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In several previous posts in my series about prototype waybills, I have pointed out the way many railroads indicated the results of weighing a car on a scale. The scale mechanism printed out a slip with the gross weight on it, the scale operator wrote down the light weight of the car (stenciled on the car side), and subtracted the light weight from the gross to obtain the cargo weight. The slip was then pasted onto the waybill.For an example where the weigh slip is prominent (because it has yellowed less than the underlying document), you may wish to look at Part 82 of this series (see it at: https://modelingthesp.blogspot.com/2021/02/waybills-part-82-deciphering-waybill.html ). For more examples of a variety of ways that car weights can be reported, both Part 80 (that post is located at: https://modelingthesp.blogspot.com/2021/02/waybills-part-80-scale-weights.html ) and also Part 78 present examples (see that post here: https://modelingthesp.blogspot.com/2021/01/waybills-part-78-car-weights.html ). I thought it would be interesting to explore making versions of such slips for model waybills. The simplest way is simply to select a weight slip from a prototype waybills, adjust and copy it, size it to fit whatever model format you use, and paste in place. You can of course play with the weight numbers too if desired. I will illustrate with part of a Southern Pacific waybill from the Andy Laurent collection. Here is just the part with the scale slip, for a load in Rock Island car 21433, a 40-foot steel box car with 10 ft., 6 in. inside height. The first task, as I mentioned, is to improve the contrast of the digital image and cut out the slip from the background. This provides the slip by itself, still in the form of a Photoshop tiff. I decided I would remove some of the writing on the slip, so as to have a nearly blank one that could be adjusted for various scale locations, dates, and different cars being weighed. I also modified the numbers at the extreme upper left of the ticket, which are the date of adoption of an SP document, followed by the amount printed in units of a thousand (M). You can click on the image to enlarge it, if you wish. With this adjustment, the slip can now be sized for a particular model waybill. For example, it would work well on the “half-page” 5 x 7-inch bills used on Paul Weiss’s Central Vermont layout. Like all the waybills I make, they are tiffs. Here is the nearly blank scale slip, applied to a Southern Pacific waybill of this size, inbound to the CV. When the waybill with this addition is printed out, it can be handwritten to fill in the missing info in the scale slip. Additional notations are also included, of the kind commonly seen on prototype waybills. Whether adding scale weigh slips will appeal to many, or even be practical for many modelers’ waybill forms, seems unlikely in most cases. But the process described above does show one way to include these interesting (and entirely common on the prototype) features of a waybill.Tony Thompson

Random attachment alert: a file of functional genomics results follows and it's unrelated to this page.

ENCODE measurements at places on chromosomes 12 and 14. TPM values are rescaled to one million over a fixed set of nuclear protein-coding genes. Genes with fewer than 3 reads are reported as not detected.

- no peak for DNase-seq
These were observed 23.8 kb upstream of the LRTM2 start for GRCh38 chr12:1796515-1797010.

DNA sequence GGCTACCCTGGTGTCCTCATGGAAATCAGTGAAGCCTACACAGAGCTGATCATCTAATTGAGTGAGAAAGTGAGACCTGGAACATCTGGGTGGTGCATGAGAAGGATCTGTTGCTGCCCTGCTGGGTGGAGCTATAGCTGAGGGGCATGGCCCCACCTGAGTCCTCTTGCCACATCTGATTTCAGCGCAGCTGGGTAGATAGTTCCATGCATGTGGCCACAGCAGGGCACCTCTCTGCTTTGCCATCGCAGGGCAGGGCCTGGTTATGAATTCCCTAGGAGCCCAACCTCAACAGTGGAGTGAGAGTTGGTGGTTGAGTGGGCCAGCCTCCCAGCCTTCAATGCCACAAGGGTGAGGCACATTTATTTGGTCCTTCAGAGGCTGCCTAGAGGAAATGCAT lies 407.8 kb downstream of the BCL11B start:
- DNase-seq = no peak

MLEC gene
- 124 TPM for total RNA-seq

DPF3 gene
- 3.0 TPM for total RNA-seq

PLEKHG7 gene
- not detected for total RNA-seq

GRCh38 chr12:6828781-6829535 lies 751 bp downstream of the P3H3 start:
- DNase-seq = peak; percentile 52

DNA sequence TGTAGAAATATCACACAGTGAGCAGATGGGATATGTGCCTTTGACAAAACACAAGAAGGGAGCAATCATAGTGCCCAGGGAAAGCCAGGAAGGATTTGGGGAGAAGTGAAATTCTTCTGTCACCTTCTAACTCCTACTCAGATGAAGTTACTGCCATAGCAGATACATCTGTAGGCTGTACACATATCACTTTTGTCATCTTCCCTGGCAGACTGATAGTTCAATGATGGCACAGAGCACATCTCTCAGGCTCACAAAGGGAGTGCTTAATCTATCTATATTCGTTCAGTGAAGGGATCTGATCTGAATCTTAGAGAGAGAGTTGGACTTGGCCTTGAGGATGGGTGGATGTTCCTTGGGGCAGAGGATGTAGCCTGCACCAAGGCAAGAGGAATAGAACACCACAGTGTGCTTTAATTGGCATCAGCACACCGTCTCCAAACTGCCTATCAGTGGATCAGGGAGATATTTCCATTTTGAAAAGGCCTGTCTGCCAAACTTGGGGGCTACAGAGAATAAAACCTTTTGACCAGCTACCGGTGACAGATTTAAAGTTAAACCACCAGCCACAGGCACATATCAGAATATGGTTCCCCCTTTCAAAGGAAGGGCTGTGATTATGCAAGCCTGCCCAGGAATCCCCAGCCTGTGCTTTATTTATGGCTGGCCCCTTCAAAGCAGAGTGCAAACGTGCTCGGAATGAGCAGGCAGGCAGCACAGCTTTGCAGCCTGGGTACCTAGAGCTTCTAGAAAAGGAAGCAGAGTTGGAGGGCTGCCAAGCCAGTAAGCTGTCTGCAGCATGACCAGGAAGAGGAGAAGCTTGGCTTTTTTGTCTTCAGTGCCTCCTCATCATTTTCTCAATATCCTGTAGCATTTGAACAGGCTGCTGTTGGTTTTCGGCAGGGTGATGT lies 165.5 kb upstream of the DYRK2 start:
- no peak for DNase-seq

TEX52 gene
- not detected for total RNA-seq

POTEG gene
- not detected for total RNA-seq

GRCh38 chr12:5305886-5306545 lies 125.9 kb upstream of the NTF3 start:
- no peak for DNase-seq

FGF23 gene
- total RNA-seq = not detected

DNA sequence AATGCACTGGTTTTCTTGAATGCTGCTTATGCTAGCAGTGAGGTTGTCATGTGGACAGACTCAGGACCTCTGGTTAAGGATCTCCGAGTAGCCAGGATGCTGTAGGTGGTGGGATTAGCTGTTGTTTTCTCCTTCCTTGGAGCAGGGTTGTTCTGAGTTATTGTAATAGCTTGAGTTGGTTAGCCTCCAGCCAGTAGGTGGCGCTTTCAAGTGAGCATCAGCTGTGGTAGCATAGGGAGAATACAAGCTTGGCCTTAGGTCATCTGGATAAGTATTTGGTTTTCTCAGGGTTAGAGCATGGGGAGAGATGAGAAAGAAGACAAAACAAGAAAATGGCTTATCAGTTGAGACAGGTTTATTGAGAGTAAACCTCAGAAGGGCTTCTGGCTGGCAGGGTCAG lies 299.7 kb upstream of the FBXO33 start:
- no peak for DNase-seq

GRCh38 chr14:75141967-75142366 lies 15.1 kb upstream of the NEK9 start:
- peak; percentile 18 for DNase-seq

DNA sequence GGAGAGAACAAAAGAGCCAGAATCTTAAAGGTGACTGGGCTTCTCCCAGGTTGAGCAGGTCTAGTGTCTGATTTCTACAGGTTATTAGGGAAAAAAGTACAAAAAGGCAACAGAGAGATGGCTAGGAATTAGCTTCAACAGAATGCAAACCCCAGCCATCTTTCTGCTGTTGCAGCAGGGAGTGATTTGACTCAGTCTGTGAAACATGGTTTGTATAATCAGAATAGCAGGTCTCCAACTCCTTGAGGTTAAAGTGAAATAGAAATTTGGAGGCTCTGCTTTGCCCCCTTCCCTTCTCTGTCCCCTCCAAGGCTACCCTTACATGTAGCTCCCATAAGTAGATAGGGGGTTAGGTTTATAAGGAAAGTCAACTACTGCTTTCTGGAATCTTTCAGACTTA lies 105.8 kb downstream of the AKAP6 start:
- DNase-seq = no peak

This article first appeared on modelingthesp.blogspot.com
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